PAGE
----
(B) Statutory and Regulatory Background

(1) International Emergency Economic Powers Act ("IEEPA")

Through much of the Twentieth century, the United States utilized economic sanctions as a tool of foreign policy pursuant to the Trading With the Enemy Act ("TWEA"). Passed in 1917, and amended in 1933, the TWEA granted the President "broad authority" to "investigate, regulate, . . . prevent or prohibit . . . transactions" in times of war or declared national emergencies. 50 U.S.C. app. § 5(b). In 1977, through the passage of the IEEPA, Congress further amended the TWEA. The IEEPA delineates "the President's authority to regulate international economic transactions during wars or national emergencies." S. Rep. No. 95-466 at 2. The IEEPA limited the TWEA's application to periods of declared wars and to certain existing TWEA programs, while the IEEPA was applicable during other times of declared national emergencies. See Regan v. Wald, 468 U.S. 222, 227-28 (1984). Under the IEEPA, the President can declare a national emergency "to deal with any unusual and extraordinary threat, which has its source in whole or substantial part outside the United States, to the national security, foreign policy, or economy of the United States." 50 U.S.C. § 1701(a). The IEEPA authorizes the President to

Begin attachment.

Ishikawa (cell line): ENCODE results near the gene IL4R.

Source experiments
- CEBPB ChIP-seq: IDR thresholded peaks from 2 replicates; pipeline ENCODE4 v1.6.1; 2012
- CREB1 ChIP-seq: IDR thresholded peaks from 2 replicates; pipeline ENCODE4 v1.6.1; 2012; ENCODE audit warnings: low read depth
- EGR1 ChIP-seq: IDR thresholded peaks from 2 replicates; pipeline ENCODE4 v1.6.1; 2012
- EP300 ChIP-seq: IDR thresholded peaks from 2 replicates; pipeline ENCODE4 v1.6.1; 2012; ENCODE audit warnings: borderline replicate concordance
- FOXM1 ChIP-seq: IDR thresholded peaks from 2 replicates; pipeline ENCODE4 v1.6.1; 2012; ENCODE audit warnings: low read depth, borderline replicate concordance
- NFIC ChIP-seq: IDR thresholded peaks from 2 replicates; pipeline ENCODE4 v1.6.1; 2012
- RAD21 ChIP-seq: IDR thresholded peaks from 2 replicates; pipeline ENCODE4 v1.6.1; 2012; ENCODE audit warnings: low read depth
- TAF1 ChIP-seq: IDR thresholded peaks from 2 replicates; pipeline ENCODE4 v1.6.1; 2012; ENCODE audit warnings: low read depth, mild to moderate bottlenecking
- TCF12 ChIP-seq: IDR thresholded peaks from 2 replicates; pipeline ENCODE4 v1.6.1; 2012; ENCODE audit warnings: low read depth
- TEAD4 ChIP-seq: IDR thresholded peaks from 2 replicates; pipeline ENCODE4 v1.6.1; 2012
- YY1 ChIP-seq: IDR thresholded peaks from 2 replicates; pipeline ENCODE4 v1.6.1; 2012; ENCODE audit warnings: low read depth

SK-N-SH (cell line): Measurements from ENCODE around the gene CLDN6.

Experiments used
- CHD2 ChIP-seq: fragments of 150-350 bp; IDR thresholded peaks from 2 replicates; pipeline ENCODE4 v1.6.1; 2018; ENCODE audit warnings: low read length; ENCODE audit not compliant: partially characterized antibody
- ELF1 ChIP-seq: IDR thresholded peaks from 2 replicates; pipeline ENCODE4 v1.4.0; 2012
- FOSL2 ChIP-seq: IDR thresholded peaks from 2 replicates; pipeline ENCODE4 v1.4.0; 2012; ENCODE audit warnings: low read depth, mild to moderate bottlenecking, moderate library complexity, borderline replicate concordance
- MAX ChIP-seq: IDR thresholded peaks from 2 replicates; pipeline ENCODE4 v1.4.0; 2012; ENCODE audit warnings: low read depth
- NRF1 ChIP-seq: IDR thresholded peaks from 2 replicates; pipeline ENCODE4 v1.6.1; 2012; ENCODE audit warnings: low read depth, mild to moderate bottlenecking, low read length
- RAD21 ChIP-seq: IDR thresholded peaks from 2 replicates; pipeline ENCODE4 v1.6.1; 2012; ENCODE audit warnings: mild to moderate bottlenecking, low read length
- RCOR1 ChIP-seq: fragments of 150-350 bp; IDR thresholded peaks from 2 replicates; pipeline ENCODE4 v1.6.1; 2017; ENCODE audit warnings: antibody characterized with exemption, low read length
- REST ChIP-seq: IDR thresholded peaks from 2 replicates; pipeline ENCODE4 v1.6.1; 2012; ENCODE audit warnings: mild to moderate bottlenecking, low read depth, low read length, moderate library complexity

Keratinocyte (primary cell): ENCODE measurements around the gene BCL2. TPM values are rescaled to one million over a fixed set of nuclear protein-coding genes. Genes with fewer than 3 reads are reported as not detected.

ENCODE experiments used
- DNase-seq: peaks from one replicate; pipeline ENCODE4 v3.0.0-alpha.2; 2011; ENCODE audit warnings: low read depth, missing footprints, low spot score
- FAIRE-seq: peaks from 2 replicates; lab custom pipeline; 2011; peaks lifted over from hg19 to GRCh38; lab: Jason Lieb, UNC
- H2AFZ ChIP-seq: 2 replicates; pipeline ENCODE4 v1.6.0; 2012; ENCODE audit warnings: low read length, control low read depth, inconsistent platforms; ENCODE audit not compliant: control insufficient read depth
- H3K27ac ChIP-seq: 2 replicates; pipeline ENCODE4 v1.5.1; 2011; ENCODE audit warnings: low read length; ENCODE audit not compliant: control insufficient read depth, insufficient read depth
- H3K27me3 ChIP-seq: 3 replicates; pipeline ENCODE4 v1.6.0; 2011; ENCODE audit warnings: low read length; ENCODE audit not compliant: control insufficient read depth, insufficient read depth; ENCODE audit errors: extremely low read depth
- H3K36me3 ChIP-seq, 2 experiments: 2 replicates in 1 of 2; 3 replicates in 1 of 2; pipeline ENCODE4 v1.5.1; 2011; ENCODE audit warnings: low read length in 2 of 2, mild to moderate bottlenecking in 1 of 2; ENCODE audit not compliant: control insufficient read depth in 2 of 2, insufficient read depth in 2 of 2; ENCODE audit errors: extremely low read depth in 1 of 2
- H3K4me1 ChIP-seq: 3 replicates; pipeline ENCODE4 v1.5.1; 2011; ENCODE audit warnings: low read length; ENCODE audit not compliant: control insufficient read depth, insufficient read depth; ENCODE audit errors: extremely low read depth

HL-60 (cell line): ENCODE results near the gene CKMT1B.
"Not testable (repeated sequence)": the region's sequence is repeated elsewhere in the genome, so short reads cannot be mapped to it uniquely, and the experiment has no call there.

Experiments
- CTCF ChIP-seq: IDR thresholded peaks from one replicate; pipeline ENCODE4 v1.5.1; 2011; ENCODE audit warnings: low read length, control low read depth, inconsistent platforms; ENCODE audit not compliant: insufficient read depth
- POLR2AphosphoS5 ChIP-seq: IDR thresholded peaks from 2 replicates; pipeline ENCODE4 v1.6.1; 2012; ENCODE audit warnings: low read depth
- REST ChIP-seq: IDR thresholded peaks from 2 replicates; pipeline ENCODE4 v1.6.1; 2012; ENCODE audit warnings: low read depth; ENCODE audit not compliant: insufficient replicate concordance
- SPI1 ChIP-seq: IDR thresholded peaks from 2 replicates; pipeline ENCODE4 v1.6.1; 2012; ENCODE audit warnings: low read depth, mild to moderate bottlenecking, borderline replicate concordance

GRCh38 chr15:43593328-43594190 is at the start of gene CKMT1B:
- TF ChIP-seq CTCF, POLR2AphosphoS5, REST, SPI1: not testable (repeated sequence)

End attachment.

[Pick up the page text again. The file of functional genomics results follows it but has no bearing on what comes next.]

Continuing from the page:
investigate, block during the pendency of an investigation, regulate, direct and compel, nullify, void, prevent or prohibit, any acquisition, holding, withholding, use, transfer, withdrawal, transportation, importation or exportation of, or dealing in, or exercising any right, power, or privilege with respect to, or transactions involving, any property in which any foreign country or a national thereof has any interest by any person, or with respect to any property, subject to the jurisdiction of the United States . . . .

50 U.S.C. § 1702(a)(1)(B).*fn8 However, the IEEPA specifically prohibits the President from regulating or prohibiting directly or indirectly "donations, by persons subject to the jurisdiction of the United States, of articles such as food, clothing, and medicine . . . except to the extent that the President determines that such donations . . . would seriously impair his ability to deal with any national emergency . . . ." 50 U.S.C. § 1702(b)(2).

(2) Executive Order No. 13,224